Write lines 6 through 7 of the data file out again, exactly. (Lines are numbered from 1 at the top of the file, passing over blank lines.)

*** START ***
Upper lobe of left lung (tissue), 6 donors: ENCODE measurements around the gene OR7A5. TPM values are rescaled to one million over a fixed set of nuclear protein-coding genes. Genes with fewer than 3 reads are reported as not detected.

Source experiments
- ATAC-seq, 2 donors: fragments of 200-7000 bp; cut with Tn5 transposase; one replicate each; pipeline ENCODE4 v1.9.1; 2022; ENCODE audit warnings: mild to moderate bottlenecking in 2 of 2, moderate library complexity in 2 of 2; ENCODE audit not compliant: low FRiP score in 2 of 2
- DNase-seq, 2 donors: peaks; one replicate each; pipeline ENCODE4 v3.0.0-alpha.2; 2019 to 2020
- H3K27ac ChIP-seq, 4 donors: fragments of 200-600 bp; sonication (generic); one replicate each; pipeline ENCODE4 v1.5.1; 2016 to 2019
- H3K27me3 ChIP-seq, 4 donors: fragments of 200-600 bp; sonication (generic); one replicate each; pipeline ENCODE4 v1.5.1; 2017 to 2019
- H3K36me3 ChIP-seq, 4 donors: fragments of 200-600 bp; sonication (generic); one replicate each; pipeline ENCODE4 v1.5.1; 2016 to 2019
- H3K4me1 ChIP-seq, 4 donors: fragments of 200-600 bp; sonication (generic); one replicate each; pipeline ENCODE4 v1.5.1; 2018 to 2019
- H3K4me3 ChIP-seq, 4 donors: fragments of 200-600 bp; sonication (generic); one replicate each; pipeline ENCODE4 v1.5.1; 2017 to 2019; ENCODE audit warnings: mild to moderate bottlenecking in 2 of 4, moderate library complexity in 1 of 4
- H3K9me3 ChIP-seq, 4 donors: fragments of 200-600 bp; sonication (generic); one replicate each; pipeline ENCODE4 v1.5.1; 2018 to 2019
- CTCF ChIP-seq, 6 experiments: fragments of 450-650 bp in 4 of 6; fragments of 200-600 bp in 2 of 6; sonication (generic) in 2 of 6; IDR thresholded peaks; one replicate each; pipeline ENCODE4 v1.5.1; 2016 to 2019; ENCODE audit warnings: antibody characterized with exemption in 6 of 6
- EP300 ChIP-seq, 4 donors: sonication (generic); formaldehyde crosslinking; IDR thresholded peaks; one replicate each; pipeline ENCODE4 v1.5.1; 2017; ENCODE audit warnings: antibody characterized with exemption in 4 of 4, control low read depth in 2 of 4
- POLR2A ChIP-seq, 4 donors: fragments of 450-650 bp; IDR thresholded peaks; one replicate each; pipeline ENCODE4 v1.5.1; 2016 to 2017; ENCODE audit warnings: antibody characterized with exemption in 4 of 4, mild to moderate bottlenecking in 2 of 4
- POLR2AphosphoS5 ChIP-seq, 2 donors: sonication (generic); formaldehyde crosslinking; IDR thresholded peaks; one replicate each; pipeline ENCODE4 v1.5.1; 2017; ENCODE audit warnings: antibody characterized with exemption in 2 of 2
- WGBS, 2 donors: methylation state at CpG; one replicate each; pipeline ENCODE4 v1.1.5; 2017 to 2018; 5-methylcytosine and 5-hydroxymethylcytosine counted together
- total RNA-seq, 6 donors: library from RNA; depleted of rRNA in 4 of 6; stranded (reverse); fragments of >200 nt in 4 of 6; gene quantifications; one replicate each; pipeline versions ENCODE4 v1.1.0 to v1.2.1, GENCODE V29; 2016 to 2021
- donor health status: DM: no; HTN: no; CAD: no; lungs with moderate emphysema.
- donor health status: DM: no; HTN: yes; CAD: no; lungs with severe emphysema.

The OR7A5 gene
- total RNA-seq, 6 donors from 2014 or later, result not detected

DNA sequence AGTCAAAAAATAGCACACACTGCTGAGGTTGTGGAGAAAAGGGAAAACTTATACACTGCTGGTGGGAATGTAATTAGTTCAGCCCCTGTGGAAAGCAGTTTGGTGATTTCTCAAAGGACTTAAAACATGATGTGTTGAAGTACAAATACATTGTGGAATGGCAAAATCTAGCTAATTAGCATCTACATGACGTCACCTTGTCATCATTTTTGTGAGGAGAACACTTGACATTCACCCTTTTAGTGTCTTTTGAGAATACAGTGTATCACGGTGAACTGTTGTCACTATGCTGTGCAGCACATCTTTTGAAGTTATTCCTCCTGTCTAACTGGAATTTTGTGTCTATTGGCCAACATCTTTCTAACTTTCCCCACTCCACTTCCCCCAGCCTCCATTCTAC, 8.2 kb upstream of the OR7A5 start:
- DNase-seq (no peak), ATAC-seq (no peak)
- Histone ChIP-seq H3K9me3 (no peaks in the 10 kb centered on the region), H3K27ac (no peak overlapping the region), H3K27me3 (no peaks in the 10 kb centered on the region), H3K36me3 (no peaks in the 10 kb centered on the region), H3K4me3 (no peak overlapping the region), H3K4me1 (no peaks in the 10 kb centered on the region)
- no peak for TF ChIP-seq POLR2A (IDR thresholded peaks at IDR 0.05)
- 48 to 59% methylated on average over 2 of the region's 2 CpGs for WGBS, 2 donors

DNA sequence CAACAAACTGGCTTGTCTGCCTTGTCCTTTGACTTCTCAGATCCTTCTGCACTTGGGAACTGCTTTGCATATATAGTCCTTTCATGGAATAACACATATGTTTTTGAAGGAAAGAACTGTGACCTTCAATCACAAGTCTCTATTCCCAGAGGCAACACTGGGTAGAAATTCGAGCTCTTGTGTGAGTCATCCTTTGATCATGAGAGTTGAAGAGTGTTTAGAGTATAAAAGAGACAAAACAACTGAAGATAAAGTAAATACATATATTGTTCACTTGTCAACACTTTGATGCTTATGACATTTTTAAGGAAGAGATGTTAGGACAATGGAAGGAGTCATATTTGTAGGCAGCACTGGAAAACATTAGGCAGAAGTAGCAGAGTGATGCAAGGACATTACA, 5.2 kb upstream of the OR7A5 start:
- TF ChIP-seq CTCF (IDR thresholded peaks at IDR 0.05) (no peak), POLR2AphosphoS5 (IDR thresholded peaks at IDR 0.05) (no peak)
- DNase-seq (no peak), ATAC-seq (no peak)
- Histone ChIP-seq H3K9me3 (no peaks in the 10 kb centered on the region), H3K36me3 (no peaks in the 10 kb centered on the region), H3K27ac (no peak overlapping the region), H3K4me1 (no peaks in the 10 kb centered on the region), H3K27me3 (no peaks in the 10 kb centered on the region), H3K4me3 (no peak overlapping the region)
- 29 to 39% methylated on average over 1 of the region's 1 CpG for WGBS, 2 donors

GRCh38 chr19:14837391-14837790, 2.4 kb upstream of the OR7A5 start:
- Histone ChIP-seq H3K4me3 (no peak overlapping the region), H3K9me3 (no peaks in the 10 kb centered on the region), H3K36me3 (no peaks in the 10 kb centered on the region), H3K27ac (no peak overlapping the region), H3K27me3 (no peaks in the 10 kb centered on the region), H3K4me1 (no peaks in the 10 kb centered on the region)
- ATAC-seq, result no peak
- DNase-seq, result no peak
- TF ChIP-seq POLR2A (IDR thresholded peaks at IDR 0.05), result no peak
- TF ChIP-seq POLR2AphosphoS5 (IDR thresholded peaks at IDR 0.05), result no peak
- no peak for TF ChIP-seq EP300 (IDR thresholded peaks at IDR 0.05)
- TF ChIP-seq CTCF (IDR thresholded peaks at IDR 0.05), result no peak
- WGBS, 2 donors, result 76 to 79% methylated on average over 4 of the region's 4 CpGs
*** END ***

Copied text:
- H3K27me3 ChIP-seq, 4 donors: fragments of 200-600 bp; sonication (generic); one replicate each; pipeline ENCODE4 v1.5.1; 2017 to 2019
- H3K36me3 ChIP-seq, 4 donors: fragments of 200-600 bp; sonication (generic); one replicate each; pipeline ENCODE4 v1.5.1; 2016 to 2019